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Dale Earnhardt Jr.'s Peaks and Valleys

Ashley McCubbinAnalyst IFebruary 16, 2010

DAYTONA BEACH, FL - FEBRUARY 13:  Dale Earnhardt Jr., driver of the #88 AMP Energy/National Guard Chevrolet, sits in his car during practice for the Daytona 500 at Daytona International Speedway on February 13, 2010 in Daytona Beach, Florida.  (Photo by Jason Smith/Getty Images for NASCAR)
Jason Smith/Getty Images

After finishing second in the Daytona 500 with the final run to the checkered, the big question everybody has on their mind is will this be the comeback year for Dale Earnhardt Jr.? After the changes made in the offseason at Hendrick Motorsports, I’d believe so, though I also believe so due to a statistical formula.

If you look at his results from his rookie season in 2000 to last year, you will notice there’s a high and then there’s a low (2003-2004 is the exception). He peaks and finishes well, and then he drops down to a valley. Most valley years have had explanations as to why, though the stats still remain the same.

In 2000, in his rookie year, he finished 16th in points after winning two races (Texas and Richmond) and the Sprint All-Star race. The reason for the low finish in points results to lack of experience.

In 2001, he finished eighth in points after winning three races (Daytona, Dover, Talladega) despite that being the year his father died.

In 2002, he finished 11th in points after winning both races at Talladega. Reason for the low finish in points resulted due to a concussion suffered in a wreck at California that hurt him for at least two months of the season.

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In 2003, he finished third in points after winning Talladega and Phoenix.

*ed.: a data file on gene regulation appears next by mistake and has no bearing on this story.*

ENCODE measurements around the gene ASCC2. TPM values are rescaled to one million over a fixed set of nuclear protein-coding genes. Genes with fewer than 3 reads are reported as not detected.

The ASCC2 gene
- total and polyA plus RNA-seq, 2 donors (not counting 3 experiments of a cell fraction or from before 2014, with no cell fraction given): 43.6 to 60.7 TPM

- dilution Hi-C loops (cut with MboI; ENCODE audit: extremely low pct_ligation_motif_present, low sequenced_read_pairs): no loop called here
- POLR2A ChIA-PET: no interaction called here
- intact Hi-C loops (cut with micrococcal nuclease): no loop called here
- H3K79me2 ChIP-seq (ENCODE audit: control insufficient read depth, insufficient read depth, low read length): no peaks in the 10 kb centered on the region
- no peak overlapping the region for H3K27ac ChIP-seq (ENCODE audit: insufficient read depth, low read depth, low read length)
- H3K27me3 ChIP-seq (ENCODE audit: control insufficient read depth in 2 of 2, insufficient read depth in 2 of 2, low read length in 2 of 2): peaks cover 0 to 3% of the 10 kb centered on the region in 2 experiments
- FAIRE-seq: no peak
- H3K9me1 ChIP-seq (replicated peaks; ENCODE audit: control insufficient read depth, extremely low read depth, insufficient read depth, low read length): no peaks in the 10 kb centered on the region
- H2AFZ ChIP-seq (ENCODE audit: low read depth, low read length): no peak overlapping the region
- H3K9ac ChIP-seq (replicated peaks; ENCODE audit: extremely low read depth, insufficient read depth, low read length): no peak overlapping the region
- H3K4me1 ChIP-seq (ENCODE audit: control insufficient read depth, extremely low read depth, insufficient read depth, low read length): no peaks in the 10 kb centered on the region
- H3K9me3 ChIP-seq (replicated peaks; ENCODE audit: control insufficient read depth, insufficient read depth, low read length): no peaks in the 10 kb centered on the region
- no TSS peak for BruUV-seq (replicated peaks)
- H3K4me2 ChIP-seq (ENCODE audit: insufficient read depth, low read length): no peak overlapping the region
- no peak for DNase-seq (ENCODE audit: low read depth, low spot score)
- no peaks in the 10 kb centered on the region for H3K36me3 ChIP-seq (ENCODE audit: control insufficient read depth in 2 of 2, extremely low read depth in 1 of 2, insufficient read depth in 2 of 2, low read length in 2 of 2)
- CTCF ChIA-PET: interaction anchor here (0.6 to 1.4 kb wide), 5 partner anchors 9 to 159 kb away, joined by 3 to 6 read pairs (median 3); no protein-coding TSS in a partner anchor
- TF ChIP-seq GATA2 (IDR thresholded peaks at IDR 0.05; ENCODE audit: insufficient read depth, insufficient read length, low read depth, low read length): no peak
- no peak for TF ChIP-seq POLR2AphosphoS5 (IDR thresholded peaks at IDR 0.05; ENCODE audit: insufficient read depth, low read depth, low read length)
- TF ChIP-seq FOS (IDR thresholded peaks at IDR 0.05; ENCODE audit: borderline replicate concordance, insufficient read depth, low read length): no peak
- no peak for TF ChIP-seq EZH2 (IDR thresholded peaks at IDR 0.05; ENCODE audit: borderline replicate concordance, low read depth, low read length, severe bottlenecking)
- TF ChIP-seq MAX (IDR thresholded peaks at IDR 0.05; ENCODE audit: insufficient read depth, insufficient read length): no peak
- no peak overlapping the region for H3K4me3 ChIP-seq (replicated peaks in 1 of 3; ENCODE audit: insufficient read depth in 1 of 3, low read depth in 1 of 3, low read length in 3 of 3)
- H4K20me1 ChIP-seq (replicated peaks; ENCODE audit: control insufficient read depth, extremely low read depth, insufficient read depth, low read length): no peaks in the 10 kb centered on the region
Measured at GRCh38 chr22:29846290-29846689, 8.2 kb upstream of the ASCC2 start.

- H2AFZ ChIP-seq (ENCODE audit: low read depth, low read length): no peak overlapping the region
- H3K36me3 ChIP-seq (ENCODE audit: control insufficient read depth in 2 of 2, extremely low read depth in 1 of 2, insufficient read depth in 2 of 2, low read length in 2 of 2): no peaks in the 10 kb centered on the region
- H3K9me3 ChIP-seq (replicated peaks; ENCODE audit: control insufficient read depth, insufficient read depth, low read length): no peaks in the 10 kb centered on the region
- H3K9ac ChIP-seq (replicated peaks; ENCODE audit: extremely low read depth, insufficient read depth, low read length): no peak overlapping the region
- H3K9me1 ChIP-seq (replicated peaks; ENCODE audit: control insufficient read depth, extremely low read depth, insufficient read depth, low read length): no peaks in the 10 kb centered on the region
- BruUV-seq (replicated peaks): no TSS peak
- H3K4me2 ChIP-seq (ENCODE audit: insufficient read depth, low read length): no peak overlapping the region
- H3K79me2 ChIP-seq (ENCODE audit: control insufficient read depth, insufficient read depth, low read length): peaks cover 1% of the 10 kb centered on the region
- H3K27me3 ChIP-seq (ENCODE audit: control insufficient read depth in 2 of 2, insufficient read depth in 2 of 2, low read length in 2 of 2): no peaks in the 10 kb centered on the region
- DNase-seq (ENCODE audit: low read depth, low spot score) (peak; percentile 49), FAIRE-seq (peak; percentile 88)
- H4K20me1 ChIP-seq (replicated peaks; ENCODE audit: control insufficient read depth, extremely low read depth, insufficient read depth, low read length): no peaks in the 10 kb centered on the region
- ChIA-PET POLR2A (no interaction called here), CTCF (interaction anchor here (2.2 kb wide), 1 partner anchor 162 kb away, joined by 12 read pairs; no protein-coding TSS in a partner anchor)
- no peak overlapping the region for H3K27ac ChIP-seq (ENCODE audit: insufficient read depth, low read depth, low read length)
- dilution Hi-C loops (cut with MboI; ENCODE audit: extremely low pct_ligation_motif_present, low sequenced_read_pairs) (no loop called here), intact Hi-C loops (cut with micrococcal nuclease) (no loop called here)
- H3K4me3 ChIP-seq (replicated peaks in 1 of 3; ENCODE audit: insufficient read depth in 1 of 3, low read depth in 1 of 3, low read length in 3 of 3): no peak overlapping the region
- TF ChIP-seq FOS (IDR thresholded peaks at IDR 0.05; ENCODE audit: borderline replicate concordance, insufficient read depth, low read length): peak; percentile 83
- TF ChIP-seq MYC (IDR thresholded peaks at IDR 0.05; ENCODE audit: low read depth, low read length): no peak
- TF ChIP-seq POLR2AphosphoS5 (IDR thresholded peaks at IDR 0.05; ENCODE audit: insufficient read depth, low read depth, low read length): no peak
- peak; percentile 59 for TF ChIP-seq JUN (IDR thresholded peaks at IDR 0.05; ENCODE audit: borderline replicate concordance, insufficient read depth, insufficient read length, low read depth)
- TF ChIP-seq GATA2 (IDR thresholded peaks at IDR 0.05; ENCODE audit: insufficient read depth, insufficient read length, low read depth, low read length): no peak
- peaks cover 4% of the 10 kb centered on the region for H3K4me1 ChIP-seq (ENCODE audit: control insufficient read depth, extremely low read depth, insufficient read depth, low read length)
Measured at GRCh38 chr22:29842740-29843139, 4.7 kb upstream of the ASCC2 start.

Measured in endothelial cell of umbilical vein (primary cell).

In 2004, he finished fifth in points after winning the Daytona 500 and five other races (Atlanta, Richmond, Phoenix, Bristol, Talladega, Phoenix).

In 2005, he finished 19th in points after winning a race at Chicagoland Speedway. The reason for the low finish in points resulted from multiple crew chief changes that year at Dale Earnhardt Incorperated (now Earnhardt-Ganassi Racing) that resulted in frustration.

In 2006, he finished fifth in points after winning the spring race at Richmond.

In 2007, he finished 16th in points after failing to win a race. The reason for the low finish in points resulted due to multiple engine failures and mechanical problems.

In 2008, he finished 12th in points after winning at Michigan for his first year at Hendrick Motorsports.

In 2009, he finished 25th in points after failing to win a race. The reason for the low finish in points resulted due to mechanical failure, lack of good communication for the good part of the year with Tony Eury Jr. and lack of improvements seen happening within the team.

With the changes in the offseason and a good start to the year with second in the Daytona 500, this year looks to follow the peaks and valleys trend equaling another good season.

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